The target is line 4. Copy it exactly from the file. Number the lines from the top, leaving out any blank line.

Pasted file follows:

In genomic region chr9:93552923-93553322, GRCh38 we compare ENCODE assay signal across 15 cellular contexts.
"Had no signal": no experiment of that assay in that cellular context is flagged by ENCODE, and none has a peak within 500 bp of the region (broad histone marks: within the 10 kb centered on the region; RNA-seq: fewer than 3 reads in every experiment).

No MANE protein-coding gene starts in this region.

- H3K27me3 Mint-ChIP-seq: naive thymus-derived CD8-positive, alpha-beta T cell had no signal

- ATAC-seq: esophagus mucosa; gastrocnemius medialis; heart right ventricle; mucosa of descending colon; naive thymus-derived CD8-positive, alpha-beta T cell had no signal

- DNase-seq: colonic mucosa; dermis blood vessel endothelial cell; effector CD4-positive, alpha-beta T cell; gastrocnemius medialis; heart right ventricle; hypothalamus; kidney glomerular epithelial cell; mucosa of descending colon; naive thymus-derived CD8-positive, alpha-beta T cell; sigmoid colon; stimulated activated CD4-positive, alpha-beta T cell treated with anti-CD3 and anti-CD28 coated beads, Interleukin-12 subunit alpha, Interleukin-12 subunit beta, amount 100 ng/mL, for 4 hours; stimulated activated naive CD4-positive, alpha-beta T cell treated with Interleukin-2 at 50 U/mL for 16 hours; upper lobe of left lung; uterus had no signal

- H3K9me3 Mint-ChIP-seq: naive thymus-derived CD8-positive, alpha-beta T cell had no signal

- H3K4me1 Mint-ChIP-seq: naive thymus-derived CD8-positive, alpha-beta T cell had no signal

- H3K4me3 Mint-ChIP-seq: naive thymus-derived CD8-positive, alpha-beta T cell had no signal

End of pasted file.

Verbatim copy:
- H3K27me3 Mint-ChIP-seq: naive thymus-derived CD8-positive, alpha-beta T cell had no signal